How did the trip connect to your Pines studies and research?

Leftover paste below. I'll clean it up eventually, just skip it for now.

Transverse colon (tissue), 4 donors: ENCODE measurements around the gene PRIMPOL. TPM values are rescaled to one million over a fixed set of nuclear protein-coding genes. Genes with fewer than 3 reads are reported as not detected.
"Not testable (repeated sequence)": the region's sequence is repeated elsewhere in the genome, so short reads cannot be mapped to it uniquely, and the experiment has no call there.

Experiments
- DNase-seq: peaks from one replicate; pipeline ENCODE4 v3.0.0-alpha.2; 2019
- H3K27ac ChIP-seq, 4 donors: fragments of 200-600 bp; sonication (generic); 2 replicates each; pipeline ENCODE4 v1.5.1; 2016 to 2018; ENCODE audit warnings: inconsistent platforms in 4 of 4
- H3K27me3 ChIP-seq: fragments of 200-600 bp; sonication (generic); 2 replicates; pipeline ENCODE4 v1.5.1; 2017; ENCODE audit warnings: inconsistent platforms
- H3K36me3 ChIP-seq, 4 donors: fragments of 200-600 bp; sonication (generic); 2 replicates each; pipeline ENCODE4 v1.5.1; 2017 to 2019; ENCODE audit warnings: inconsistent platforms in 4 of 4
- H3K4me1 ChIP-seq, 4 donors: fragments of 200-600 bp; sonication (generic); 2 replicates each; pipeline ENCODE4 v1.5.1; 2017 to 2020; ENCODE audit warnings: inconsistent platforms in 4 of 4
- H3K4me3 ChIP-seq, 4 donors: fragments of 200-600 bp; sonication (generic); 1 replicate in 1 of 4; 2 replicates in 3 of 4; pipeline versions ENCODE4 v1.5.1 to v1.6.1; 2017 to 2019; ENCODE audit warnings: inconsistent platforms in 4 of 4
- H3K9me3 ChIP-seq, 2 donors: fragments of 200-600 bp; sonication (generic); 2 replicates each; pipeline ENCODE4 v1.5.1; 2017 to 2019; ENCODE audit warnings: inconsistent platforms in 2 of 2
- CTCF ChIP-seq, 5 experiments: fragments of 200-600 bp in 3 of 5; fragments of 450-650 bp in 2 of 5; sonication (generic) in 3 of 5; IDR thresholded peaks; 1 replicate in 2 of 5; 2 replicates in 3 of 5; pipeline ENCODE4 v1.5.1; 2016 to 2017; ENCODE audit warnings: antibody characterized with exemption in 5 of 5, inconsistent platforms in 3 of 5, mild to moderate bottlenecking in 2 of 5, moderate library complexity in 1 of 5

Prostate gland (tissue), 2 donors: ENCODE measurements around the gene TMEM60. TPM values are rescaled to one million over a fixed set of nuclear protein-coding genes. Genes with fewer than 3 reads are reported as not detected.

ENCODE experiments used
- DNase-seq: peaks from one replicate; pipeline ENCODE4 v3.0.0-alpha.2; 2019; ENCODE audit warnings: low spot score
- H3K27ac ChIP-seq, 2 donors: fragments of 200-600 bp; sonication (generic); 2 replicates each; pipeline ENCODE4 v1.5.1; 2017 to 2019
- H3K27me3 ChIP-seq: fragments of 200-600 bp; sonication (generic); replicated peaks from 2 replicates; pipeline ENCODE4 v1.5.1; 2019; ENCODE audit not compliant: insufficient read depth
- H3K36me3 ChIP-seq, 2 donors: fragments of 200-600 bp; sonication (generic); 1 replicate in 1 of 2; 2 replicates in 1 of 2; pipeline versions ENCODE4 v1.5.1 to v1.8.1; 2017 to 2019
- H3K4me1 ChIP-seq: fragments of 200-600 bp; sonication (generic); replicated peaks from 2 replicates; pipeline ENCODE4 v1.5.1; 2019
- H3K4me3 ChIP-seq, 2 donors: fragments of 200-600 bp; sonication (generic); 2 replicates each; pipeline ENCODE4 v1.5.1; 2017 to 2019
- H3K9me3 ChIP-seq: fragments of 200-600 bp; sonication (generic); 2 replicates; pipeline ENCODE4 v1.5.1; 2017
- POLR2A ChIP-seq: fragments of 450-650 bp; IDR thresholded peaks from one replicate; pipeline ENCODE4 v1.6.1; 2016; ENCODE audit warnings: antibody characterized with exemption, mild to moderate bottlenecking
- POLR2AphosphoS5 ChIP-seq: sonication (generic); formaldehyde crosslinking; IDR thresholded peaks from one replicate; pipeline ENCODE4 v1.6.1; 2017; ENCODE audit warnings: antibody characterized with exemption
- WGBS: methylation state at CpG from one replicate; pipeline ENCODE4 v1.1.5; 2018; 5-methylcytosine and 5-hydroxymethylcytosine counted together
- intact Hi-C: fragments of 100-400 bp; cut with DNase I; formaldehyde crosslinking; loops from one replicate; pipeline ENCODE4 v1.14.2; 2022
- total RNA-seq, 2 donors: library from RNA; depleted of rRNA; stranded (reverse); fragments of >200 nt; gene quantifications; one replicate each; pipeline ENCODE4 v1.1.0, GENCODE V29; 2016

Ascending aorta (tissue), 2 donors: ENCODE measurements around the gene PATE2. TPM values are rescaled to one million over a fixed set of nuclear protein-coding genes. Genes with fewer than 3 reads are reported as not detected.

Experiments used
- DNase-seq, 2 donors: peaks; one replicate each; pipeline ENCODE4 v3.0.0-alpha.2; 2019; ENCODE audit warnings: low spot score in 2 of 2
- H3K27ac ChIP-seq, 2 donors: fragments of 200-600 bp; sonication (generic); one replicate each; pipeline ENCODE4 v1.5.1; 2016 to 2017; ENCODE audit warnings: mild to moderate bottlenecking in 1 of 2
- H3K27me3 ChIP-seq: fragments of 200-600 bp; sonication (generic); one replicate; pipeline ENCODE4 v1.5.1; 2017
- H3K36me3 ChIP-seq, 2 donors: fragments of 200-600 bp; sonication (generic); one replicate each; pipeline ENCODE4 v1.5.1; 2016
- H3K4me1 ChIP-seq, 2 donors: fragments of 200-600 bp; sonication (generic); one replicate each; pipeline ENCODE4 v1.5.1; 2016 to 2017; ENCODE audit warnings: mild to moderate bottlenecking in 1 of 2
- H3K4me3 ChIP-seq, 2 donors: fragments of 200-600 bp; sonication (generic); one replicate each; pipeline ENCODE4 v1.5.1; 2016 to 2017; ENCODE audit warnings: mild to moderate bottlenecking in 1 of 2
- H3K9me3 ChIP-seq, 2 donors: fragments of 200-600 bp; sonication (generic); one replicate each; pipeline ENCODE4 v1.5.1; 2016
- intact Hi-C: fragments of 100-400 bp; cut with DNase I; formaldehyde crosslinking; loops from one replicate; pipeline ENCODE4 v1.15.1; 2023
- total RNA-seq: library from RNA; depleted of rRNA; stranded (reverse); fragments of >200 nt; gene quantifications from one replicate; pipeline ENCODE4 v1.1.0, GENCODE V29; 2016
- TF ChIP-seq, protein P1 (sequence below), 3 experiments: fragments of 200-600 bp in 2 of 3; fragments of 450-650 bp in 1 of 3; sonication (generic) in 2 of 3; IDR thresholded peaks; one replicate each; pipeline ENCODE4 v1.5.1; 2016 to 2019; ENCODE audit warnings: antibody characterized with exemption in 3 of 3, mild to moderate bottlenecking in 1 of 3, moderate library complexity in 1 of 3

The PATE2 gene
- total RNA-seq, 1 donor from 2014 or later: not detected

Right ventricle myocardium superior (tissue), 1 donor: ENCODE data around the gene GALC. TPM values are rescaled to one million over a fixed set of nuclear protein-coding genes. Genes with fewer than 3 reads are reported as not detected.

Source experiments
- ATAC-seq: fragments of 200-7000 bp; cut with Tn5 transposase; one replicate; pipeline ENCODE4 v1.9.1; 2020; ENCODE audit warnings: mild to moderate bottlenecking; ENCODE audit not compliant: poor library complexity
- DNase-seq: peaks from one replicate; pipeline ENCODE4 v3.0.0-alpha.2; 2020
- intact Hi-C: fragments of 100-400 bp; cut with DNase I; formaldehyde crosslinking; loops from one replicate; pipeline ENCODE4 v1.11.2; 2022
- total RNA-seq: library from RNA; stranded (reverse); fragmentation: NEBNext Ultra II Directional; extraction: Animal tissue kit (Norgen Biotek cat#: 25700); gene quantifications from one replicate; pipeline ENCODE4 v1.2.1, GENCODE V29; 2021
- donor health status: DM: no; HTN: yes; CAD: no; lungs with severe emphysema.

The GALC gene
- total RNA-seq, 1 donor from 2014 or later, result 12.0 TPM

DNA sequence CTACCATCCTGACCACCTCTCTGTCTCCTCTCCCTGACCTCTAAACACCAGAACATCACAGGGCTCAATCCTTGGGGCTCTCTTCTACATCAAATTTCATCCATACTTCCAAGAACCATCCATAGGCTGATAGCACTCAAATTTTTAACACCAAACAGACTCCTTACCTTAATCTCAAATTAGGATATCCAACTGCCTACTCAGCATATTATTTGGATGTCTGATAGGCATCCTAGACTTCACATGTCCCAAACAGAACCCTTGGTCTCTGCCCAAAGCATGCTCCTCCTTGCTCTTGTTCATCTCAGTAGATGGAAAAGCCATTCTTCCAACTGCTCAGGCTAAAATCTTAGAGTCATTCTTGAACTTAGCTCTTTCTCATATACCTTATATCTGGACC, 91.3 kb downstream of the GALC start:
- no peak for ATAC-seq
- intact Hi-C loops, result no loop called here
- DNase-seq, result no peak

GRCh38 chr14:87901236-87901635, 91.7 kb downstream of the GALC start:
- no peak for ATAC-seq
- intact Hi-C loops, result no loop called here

I feel the trip connected to my studies as a Pines student in several ways. First, seeing how archaeology does and does not relate to our interpretation of the biblical text was absolutely crucial to understanding the history of interpretation. Since the launch of archaeological studies, biblical scholarship has been dramatically affected by inscriptional finds, religious sites, and textual discoveries like those found near the Dead Sea. As an example, Jonathan Greer gave a lecture at the Field School looking at the Temple at Tel Dan and what it might offer to our understanding of cultic religion in ancient Israel. The location of animal bones, cultic accoutrements like shovels and forks, as well as access points to the altar all reflect what other researchers have seen at other sites in Israel (e.g. Tel Arad). These religious practices give us some insight into what does and does not align with our understanding of ancient Israelite belief and worship described in the biblical text. Additionally, Prof. Thareani’s proposal that Tel Dan was a multicultural and pluralistic society may explain the polemic against Dan found in the Deuteronomistic history. Dan was at the Northern border of ancient Israel and likely drew visitors from all across the northern Levant, Lebanon, Syria, and elsewhere, thus making it a cultural center for Northern Israel. Dan’s city life and cult most likely posed a threat to the Judean monarchy, its claims on exclusive Yhwh worship, and its commercial trade systems. Therefore, it makes some sense that the Deuteronomist would construct a powerful polemic against Dan in an effort to preserve Yhwh worship exclusively at the Jerusalem Temple. Another way in which the trip connected to my studies is the cross-cultural and interfaith dialogue that occurred between Christians and Jews. Sitting at the fit of Reform Jewish scholars at HUC-JIR and interacting with rabbinical students from other HUC-JIR campuses reminded me of how our diverse traditions share common roots in the interpretive traditions of ancient Israel. Moreover, it reminded me of how much we need each other to better understand and value the unique features of our faith traditions as well as those of others. The traditions and practices of my Jewish friends help me, as a Christian, to better understand how the biblical text can be approached and appropriated in ways that are relevant and spark critical dialogue. Additionally, my Jewish colleagues offer me fresh insights and angles on biblical faith and practice that challenges me to think outside of my limited experience in pursuit of academic excellence and compassionate activism.